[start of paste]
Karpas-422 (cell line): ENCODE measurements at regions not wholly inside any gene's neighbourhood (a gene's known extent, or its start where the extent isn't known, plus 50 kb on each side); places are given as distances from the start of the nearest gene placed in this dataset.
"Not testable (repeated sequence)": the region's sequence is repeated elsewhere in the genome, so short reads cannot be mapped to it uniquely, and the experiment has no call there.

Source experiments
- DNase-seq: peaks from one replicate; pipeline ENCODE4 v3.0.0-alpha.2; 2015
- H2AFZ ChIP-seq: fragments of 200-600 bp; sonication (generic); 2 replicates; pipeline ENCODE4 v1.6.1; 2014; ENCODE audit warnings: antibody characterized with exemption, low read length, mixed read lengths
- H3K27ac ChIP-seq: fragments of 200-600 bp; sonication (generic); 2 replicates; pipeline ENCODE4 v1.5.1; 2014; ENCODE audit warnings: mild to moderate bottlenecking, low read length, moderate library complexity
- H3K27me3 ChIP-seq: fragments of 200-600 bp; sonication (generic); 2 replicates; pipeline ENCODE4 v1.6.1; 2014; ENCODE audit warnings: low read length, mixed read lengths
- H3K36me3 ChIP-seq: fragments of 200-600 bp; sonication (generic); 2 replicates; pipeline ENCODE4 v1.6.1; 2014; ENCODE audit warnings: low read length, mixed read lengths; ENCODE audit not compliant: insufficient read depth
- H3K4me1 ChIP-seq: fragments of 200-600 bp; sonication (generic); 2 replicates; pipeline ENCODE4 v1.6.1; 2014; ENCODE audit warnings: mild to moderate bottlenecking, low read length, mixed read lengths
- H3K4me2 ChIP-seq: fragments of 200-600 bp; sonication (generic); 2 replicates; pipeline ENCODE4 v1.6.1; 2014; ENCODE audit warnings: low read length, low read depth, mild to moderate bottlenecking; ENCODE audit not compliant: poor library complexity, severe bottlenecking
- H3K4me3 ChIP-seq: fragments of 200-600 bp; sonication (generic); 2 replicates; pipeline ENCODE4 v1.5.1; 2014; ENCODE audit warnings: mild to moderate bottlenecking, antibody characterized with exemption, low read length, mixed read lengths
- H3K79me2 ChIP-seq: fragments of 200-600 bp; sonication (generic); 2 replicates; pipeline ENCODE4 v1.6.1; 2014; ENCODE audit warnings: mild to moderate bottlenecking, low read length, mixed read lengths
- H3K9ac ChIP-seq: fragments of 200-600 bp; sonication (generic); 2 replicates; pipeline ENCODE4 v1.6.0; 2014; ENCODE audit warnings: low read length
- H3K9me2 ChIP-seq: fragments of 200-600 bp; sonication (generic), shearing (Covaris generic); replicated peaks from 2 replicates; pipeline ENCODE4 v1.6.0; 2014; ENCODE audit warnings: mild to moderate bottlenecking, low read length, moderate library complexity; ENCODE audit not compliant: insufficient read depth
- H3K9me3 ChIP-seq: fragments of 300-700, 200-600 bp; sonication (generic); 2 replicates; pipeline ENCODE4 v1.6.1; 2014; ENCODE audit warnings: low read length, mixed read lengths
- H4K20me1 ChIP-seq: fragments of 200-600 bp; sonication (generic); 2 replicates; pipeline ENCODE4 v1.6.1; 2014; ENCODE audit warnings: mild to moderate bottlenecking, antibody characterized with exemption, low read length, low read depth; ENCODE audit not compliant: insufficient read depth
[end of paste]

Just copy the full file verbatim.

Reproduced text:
Karpas-422 (cell line): ENCODE measurements at regions not wholly inside any gene's neighbourhood (a gene's known extent, or its start where the extent isn't known, plus 50 kb on each side); places are given as distances from the start of the nearest gene placed in this dataset.
"Not testable (repeated sequence)": the region's sequence is repeated elsewhere in the genome, so short reads cannot be mapped to it uniquely, and the experiment has no call there.

Source experiments
- DNase-seq: peaks from one replicate; pipeline ENCODE4 v3.0.0-alpha.2; 2015
- H2AFZ ChIP-seq: fragments of 200-600 bp; sonication (generic); 2 replicates; pipeline ENCODE4 v1.6.1; 2014; ENCODE audit warnings: antibody characterized with exemption, low read length, mixed read lengths
- H3K27ac ChIP-seq: fragments of 200-600 bp; sonication (generic); 2 replicates; pipeline ENCODE4 v1.5.1; 2014; ENCODE audit warnings: mild to moderate bottlenecking, low read length, moderate library complexity
- H3K27me3 ChIP-seq: fragments of 200-600 bp; sonication (generic); 2 replicates; pipeline ENCODE4 v1.6.1; 2014; ENCODE audit warnings: low read length, mixed read lengths
- H3K36me3 ChIP-seq: fragments of 200-600 bp; sonication (generic); 2 replicates; pipeline ENCODE4 v1.6.1; 2014; ENCODE audit warnings: low read length, mixed read lengths; ENCODE audit not compliant: insufficient read depth
- H3K4me1 ChIP-seq: fragments of 200-600 bp; sonication (generic); 2 replicates; pipeline ENCODE4 v1.6.1; 2014; ENCODE audit warnings: mild to moderate bottlenecking, low read length, mixed read lengths
- H3K4me2 ChIP-seq: fragments of 200-600 bp; sonication (generic); 2 replicates; pipeline ENCODE4 v1.6.1; 2014; ENCODE audit warnings: low read length, low read depth, mild to moderate bottlenecking; ENCODE audit not compliant: poor library complexity, severe bottlenecking
- H3K4me3 ChIP-seq: fragments of 200-600 bp; sonication (generic); 2 replicates; pipeline ENCODE4 v1.5.1; 2014; ENCODE audit warnings: mild to moderate bottlenecking, antibody characterized with exemption, low read length, mixed read lengths
- H3K79me2 ChIP-seq: fragments of 200-600 bp; sonication (generic); 2 replicates; pipeline ENCODE4 v1.6.1; 2014; ENCODE audit warnings: mild to moderate bottlenecking, low read length, mixed read lengths
- H3K9ac ChIP-seq: fragments of 200-600 bp; sonication (generic); 2 replicates; pipeline ENCODE4 v1.6.0; 2014; ENCODE audit warnings: low read length
- H3K9me2 ChIP-seq: fragments of 200-600 bp; sonication (generic), shearing (Covaris generic); replicated peaks from 2 replicates; pipeline ENCODE4 v1.6.0; 2014; ENCODE audit warnings: mild to moderate bottlenecking, low read length, moderate library complexity; ENCODE audit not compliant: insufficient read depth
- H3K9me3 ChIP-seq: fragments of 300-700, 200-600 bp; sonication (generic); 2 replicates; pipeline ENCODE4 v1.6.1; 2014; ENCODE audit warnings: low read length, mixed read lengths
- H4K20me1 ChIP-seq: fragments of 200-600 bp; sonication (generic); 2 replicates; pipeline ENCODE4 v1.6.1; 2014; ENCODE audit warnings: mild to moderate bottlenecking, antibody characterized with exemption, low read length, low read depth; ENCODE audit not compliant: insufficient read depth